Surface: Beirut 2010/12 months
What happens to art when it dies?
This installation is made of 29 rods hanged in a white limbo and a process video.
Gazing upon the gently spinning rods creates a hypnotic effect – the viewer may experience a dreamlike sensation, a hidden level of reality.
(frag. COPYRIGHT 2011 Al Bawaba (Middle East) Ltd.)
Chamaa’s exhibition combines video installation and paintings, all 28 paintings are oils on canvas. What makes Chamaa’s art so original is the two-stage process of media-manipulation, which effectively transforms his art into something else.
Chamaa’s paintings are not set upon canvases stretched and framed for consumption, representations of figures set against a horizon line. They are uniquely, spinning mobile art.
The walls of Joanna Seikaly have been painted an immaculate white and Chamaa’s works are accompanied by a light, peaceful music. The space’s stark colorlessness provides a beautiful contrast with the canvases, which (even in their rolled-up and knotted state) exude a range of strong primary colors — bright reds, blues, browns and yellows.
“I want to “represent art in its basic shape, without any philosophical or deep thinking,” Chamaa told The Daily Star. “It is ‘art is dead,’ or maybe a re-birth of art.”
As his works are rolled up and knotted, it is impossible for the spectator to know exactly what the subjects of Chamaa’s paintings are. For some of those spectators, that’s what makes the artwork so interesting.
“It has never been seen before,” as one visitor said. “We can interpret his art the way we want.”
The absence of an obvious subject doesn’t mean the works leave no impact. When gazing upon the artist’s works — hanging from the ceiling likehypnotic pendulums — the visitor may experience a dreamlike sensation, as though he or she is inside a vortex where time has stopped…
What happens when art dies?
The response to the question Fady Chamaa asks himself and us stands suspended from the ceiling like a lyrical bat.
It is in his own creations that the matter he addresses finds its answer.
Soon after Chamaa’s painting starts living its own life, does he “kill” it by twisting it, gutting it and literally turning it inside out? That is how he proceeds in his experiment.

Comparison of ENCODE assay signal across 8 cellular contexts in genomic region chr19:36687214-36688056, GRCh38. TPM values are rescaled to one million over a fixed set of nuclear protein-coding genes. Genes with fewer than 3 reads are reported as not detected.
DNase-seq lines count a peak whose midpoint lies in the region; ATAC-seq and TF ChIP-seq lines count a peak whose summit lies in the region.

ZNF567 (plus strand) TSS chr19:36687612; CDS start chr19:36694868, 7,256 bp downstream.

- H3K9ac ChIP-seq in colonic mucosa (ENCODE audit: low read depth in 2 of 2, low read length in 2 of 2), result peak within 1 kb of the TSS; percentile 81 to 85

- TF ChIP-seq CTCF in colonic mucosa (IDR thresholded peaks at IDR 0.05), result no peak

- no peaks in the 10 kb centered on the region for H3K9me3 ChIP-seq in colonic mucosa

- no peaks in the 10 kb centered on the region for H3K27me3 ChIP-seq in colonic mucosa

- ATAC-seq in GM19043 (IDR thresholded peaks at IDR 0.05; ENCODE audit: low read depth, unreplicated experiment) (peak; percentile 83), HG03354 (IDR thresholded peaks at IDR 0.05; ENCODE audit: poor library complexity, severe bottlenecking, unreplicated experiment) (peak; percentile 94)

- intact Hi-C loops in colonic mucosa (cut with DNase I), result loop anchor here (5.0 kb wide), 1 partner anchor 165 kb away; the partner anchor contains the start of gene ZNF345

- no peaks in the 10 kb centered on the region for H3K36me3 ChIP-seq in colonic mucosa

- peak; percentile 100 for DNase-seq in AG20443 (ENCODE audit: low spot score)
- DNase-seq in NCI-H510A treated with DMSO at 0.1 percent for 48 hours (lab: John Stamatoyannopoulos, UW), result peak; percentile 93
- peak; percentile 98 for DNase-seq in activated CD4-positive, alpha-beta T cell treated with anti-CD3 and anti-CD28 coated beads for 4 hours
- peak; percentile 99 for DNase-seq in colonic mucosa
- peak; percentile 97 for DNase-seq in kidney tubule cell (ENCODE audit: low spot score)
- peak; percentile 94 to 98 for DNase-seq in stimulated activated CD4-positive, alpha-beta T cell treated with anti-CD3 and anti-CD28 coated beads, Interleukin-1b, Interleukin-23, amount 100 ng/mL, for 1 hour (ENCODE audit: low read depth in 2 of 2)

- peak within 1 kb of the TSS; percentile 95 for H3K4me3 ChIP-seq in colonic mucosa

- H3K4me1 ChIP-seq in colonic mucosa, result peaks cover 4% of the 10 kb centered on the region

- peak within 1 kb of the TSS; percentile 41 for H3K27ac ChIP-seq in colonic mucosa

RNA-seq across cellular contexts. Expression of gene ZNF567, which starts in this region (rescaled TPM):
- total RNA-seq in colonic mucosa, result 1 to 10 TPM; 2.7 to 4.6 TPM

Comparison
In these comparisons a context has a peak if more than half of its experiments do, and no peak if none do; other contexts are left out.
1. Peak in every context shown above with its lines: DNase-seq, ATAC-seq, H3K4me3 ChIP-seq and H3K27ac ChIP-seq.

The work starts from within the art itself. A whole finished and polished piece, ready to be framed, hanged and enjoyed, finds itself destroyed, only to be ultimately transformed and therefore propelled into a new and inimitable form of life; a three-dimensional painting.
Than an extra layer of life, through color, is added to it. Perhaps it is this what is referred to when talking about “the perfect crime”.
Once he achieves his distillation and purification, an act of violence during which the artist himself takes in all the pain not what he has created, Chamaa displays the “creatures” dangling, like something you would find in a butchers shop.
There is a double feeling of rawness and delicacy in the response the artist presents.
He shows us the guts of his paintings, a new life. What was this painting in its former life? What’s in it? Only the artist knows, as no one would be willing to untie the knots or undo the contortions that paved the path from a painting, to its gestation, to its rebirth. The painting’s former existence becomes its present soul.
The three-dimensional paintings move and sway elegantly, slowly and draw twirls in the space they occupy. The still time of paintings in a frame becomes a self-generated wave powered by an invisible wind. As if the artist is saying, after art, there is art and after life, there is life. Or so do we want to believe. One can imagine that by killing art, Chamaa only succeeded in unveiling its soul.
By wondering what happens when art dies, Fady Chamaa pays a tribute to both art and life. One could say that in that sense, he failed in destroying his own creation, as if, by taking life he gave another and by squeezing the colors out of his canvas he added a layer of soul.